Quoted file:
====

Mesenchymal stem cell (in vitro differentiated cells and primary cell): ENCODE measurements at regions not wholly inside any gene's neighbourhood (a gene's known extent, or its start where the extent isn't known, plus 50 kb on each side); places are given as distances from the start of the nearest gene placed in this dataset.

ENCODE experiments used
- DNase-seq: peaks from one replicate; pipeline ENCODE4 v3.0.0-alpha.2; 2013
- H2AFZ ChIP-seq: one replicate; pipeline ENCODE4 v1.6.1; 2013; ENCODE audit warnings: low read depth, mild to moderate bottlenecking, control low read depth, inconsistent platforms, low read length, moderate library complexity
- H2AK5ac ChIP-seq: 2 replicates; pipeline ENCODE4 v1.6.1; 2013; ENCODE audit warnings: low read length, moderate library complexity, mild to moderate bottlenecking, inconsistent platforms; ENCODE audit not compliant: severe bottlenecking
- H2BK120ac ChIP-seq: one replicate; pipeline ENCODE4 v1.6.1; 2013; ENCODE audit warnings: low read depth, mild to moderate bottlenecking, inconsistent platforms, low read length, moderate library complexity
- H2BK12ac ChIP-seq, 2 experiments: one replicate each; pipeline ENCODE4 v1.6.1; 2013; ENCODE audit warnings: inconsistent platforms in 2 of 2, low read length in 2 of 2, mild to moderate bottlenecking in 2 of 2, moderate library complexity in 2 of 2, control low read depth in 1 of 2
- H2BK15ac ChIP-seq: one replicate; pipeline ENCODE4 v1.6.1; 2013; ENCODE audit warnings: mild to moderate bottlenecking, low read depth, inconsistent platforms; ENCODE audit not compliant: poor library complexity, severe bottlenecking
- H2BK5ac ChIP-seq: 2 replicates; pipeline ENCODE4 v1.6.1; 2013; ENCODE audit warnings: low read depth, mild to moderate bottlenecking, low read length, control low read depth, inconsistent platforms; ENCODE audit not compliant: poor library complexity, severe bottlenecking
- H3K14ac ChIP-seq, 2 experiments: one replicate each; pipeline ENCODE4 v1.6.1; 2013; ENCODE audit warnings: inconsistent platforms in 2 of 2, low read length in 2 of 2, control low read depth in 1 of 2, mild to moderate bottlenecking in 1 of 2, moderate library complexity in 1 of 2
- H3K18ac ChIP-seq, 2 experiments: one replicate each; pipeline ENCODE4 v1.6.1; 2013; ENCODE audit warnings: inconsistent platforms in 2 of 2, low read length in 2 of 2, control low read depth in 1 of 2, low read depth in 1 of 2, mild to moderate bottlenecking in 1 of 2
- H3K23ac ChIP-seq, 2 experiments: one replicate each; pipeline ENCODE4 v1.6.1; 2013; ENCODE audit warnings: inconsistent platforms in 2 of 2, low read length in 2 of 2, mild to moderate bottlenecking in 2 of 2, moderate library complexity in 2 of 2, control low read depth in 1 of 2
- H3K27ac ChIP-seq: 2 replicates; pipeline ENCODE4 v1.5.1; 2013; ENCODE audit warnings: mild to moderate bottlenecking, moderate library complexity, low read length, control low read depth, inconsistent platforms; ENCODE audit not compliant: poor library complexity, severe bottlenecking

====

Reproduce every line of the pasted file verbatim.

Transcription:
Mesenchymal stem cell (in vitro differentiated cells and primary cell): ENCODE measurements at regions not wholly inside any gene's neighbourhood (a gene's known extent, or its start where the extent isn't known, plus 50 kb on each side); places are given as distances from the start of the nearest gene placed in this dataset.

ENCODE experiments used
- DNase-seq: peaks from one replicate; pipeline ENCODE4 v3.0.0-alpha.2; 2013
- H2AFZ ChIP-seq: one replicate; pipeline ENCODE4 v1.6.1; 2013; ENCODE audit warnings: low read depth, mild to moderate bottlenecking, control low read depth, inconsistent platforms, low read length, moderate library complexity
- H2AK5ac ChIP-seq: 2 replicates; pipeline ENCODE4 v1.6.1; 2013; ENCODE audit warnings: low read length, moderate library complexity, mild to moderate bottlenecking, inconsistent platforms; ENCODE audit not compliant: severe bottlenecking
- H2BK120ac ChIP-seq: one replicate; pipeline ENCODE4 v1.6.1; 2013; ENCODE audit warnings: low read depth, mild to moderate bottlenecking, inconsistent platforms, low read length, moderate library complexity
- H2BK12ac ChIP-seq, 2 experiments: one replicate each; pipeline ENCODE4 v1.6.1; 2013; ENCODE audit warnings: inconsistent platforms in 2 of 2, low read length in 2 of 2, mild to moderate bottlenecking in 2 of 2, moderate library complexity in 2 of 2, control low read depth in 1 of 2
- H2BK15ac ChIP-seq: one replicate; pipeline ENCODE4 v1.6.1; 2013; ENCODE audit warnings: mild to moderate bottlenecking, low read depth, inconsistent platforms; ENCODE audit not compliant: poor library complexity, severe bottlenecking
- H2BK5ac ChIP-seq: 2 replicates; pipeline ENCODE4 v1.6.1; 2013; ENCODE audit warnings: low read depth, mild to moderate bottlenecking, low read length, control low read depth, inconsistent platforms; ENCODE audit not compliant: poor library complexity, severe bottlenecking
- H3K14ac ChIP-seq, 2 experiments: one replicate each; pipeline ENCODE4 v1.6.1; 2013; ENCODE audit warnings: inconsistent platforms in 2 of 2, low read length in 2 of 2, control low read depth in 1 of 2, mild to moderate bottlenecking in 1 of 2, moderate library complexity in 1 of 2
- H3K18ac ChIP-seq, 2 experiments: one replicate each; pipeline ENCODE4 v1.6.1; 2013; ENCODE audit warnings: inconsistent platforms in 2 of 2, low read length in 2 of 2, control low read depth in 1 of 2, low read depth in 1 of 2, mild to moderate bottlenecking in 1 of 2
- H3K23ac ChIP-seq, 2 experiments: one replicate each; pipeline ENCODE4 v1.6.1; 2013; ENCODE audit warnings: inconsistent platforms in 2 of 2, low read length in 2 of 2, mild to moderate bottlenecking in 2 of 2, moderate library complexity in 2 of 2, control low read depth in 1 of 2
- H3K27ac ChIP-seq: 2 replicates; pipeline ENCODE4 v1.5.1; 2013; ENCODE audit warnings: mild to moderate bottlenecking, moderate library complexity, low read length, control low read depth, inconsistent platforms; ENCODE audit not compliant: poor library complexity, severe bottlenecking